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The quick brown fox jumps over the lazy dog

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Title: The quick brown fox jumps over the lazy dog  
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The quick brown fox jumps over the lazy dog

The phrase shown in metal moveable type, used in printing presses. (Image is reversed for readability.)

"The quick brown fox jumps over the lazy dog" is an English-language pangram—a phrase that contains all of the letters of the alphabet. It was a commonly used for touch-typing practice. Nowadays, it is also used to show fonts and to test typewriters and computer keyboards, and in other applications involving all of the letters in the English alphabet. Owing to its brevity and coherence, it has become widely known.


The earliest known appearance of the phrase is from The Michigan School Moderator, a journal that provided many teachers with education-related news and suggestions for lessons.[1] In an article titled "Interesting Notes" in the March 14, 1885 issue, the phrase is given as a suggestion for writing practice: "The following sentence makes a good copy for practice, as it contains every letter of the alphabet: 'A quick brown fox jumps over the lazy dog.'"[2] Note that the phrase in this case begins with the word "A" rather than "The". Several other early sources also use this variation.

As the use of typewriters grew in the late 19th century, the phrase began appearing in typing and stenography lesson books as a practice sentence. Early examples of publications which used the phrase include Illustrative Shorthand by Linda Bronson (1888),[3] How to Become Expert in Typewriting: A Complete Instructor Designed Especially for the Remington Typewriter (1890),[4] and Typewriting Instructor and Stenographer's Hand-book (1892). By the turn of the 20th century, the phrase had become widely known. In the January 10, 1903, issue of Pitman's Phonetic Journal, it is referred to as "the well known memorized typing line embracing all the letters of the alphabet".[5] Robert Baden-Powell's book Scouting for Boys (1908) uses the phrase as a practice sentence for signaling.[6]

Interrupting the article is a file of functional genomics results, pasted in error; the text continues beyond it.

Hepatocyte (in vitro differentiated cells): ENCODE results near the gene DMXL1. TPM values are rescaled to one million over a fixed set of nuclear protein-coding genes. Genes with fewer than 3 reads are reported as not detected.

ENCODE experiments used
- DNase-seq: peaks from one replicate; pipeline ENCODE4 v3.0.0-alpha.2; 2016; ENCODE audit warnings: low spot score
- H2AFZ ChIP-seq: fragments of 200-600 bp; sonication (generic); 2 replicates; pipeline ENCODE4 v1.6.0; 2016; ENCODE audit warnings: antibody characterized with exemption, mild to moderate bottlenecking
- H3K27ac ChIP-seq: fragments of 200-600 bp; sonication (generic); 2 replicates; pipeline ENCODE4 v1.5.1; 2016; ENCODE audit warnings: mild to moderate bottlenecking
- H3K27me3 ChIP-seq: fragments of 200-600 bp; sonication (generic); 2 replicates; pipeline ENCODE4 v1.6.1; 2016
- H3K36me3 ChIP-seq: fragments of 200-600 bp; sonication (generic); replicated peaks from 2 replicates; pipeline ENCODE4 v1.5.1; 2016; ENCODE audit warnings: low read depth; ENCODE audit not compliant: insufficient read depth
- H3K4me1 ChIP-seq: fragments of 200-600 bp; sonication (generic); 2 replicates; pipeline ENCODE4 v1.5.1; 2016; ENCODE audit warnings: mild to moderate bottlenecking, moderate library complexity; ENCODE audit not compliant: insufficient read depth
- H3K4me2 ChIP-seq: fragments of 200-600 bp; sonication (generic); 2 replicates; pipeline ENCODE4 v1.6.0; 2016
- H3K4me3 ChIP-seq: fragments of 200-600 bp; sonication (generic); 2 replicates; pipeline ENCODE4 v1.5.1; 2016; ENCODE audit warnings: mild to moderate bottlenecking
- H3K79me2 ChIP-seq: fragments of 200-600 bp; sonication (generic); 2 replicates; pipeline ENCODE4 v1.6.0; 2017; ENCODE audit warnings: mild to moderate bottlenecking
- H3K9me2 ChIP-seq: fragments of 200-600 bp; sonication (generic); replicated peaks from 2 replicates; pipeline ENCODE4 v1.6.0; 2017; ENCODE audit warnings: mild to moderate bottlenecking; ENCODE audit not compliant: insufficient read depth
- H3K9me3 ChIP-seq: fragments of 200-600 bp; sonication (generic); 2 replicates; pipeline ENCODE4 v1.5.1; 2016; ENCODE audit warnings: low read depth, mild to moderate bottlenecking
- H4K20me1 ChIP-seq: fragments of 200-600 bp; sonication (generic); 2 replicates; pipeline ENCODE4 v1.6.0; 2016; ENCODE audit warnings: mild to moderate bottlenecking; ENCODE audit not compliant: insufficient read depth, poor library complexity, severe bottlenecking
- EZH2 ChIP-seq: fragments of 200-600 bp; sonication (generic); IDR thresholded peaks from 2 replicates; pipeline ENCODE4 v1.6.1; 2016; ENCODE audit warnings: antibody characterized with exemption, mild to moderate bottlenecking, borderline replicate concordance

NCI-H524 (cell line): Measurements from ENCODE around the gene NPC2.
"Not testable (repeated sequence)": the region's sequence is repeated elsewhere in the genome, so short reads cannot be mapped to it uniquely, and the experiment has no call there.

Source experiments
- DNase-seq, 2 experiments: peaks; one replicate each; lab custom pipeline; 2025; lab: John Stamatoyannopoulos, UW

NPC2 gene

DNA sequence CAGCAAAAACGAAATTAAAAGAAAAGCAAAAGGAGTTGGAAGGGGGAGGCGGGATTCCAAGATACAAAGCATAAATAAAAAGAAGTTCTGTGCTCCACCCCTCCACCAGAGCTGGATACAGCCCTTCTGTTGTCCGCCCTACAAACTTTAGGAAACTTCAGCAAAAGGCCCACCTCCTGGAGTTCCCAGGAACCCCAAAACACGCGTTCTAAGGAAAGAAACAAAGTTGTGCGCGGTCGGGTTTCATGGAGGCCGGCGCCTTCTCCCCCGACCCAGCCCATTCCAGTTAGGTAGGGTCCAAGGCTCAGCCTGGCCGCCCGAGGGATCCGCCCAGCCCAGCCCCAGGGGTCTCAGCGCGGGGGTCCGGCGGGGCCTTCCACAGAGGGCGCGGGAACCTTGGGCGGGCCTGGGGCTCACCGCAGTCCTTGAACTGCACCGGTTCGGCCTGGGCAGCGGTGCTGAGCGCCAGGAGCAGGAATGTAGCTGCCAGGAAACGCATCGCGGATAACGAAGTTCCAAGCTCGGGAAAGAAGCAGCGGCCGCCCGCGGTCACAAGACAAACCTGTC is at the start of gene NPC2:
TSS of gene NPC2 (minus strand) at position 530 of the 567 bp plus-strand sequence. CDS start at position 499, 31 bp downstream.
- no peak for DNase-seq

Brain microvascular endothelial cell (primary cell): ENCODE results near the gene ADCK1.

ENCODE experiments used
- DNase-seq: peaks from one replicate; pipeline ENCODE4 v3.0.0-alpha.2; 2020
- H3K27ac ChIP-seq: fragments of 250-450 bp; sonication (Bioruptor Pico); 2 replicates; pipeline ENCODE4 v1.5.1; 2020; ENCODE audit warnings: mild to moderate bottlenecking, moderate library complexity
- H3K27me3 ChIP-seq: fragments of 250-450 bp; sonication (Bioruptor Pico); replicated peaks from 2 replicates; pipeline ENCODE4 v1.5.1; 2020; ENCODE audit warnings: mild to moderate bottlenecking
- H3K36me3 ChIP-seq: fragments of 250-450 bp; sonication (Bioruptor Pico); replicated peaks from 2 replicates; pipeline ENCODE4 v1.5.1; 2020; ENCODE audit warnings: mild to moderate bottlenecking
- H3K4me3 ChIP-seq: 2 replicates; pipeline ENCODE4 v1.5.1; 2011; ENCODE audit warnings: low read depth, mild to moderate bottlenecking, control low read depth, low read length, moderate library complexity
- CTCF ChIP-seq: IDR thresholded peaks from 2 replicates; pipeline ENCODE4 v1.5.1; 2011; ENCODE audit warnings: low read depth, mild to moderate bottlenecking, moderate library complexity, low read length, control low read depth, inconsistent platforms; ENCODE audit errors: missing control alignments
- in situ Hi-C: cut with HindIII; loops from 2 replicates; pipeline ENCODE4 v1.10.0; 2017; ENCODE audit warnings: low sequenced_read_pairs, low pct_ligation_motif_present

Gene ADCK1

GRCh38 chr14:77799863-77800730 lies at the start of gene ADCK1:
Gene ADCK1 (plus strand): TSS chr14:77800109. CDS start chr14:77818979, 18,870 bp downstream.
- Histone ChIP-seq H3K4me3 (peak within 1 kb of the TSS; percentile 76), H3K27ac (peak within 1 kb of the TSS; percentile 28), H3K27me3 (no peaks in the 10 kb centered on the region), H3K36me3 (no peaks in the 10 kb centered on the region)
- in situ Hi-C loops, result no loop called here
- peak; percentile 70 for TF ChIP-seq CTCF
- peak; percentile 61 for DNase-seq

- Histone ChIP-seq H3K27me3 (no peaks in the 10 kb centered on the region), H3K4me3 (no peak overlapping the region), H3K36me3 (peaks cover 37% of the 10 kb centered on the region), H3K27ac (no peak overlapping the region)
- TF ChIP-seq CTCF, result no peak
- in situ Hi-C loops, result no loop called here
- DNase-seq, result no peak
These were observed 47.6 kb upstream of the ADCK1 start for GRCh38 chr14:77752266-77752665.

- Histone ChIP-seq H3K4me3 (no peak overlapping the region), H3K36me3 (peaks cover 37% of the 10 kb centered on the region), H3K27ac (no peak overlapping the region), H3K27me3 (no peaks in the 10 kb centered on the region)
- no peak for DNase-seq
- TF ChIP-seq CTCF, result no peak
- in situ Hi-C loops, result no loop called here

The first message sent on the Moscow–Washington hotline was the test phrase "THE QUICK BROWN FOX JUMPED OVER THE LAZY DOG'S BACK 1234567890".[7] Later, during testing, the Russian translators sent a message asking their American counterparts "What does it mean when your people say 'The quick brown fox jumped over the lazy dog?'"[8]

During the 20th century, technicians tested typewriters and teleprinters with repeated lines of "THE QUICK BROWN FOX..." sentence.[9]

Computer usage

In the age of computers, this pangram is commonly used to display font samples and for testing computer keyboards. In cryptography, it is commonly used as a test vector for hash and encryption algorithms to verify their implementation, as well as to ensure alphabetic character set compatibility. Microsoft Word has a command to auto-type the sentence, in versions up to Office 2003, using the command =rand(), and in Office 2007 and later using the command =rand.old().[10]

Examples of how the phrase is used in font display

Cultural references

Numerous passing references to the phrase have occurred in movies, television, books, video games, advertising, websites, and graphic arts.

The lipogrammatic novel Ella Minnow Pea by Mark Dunn is built entirely around the "Quick Brown Fox" pangram and its inventor. It depicts a fictional country off the South Carolina coast that idealizes the pangram, chronicling the effects on literature and social structure as various letters are banned from daily use by government dictum.[11]

See also


  1. ^ "Growing Up in Michigan, 1880-1895: One-Room School Lessons - Lesson Plan". Teachers' Stuff from the Michigan Historical Museum. State of Michigan. Retrieved December 12, 2009. 
  2. ^ "Interesting Notes". The Michigan School Moderator (Grand Rapids, Michigan) 5 (26): 514. March 14, 1885. 
  3. ^ Bronson, Linda Pennington (1888). Illustrative Shorthand. San Francisco. 
  4. ^ Barnes, Lovisa Ellen (1890). How to Become Expert in Typewriting. 
  5. ^ "The Fox Typewriter". Pitman's Phonetic Journal. January 10, 1903. 
  6. ^  
  7. ^ "Washington Moscow Hotline". Retrieved 2013-09-21. 
  8. ^ Rusk, Dean (1991). As I Saw It: A Secretary of State’s Memoirs. London: I.B. Tauris & Co. Ltd. p. 225. 
  9. ^ "Foxing (second paragraph from the end)". Retrieved 2013-09-21. 
  10. ^ "kb212251 Microsoft support". 2011-09-18. Retrieved 2013-09-21. 
  11. ^ Ella Minnow Pea: A Novel in Letters, by Mark Dunn, Anchor, 2001, ISBN 0385722435
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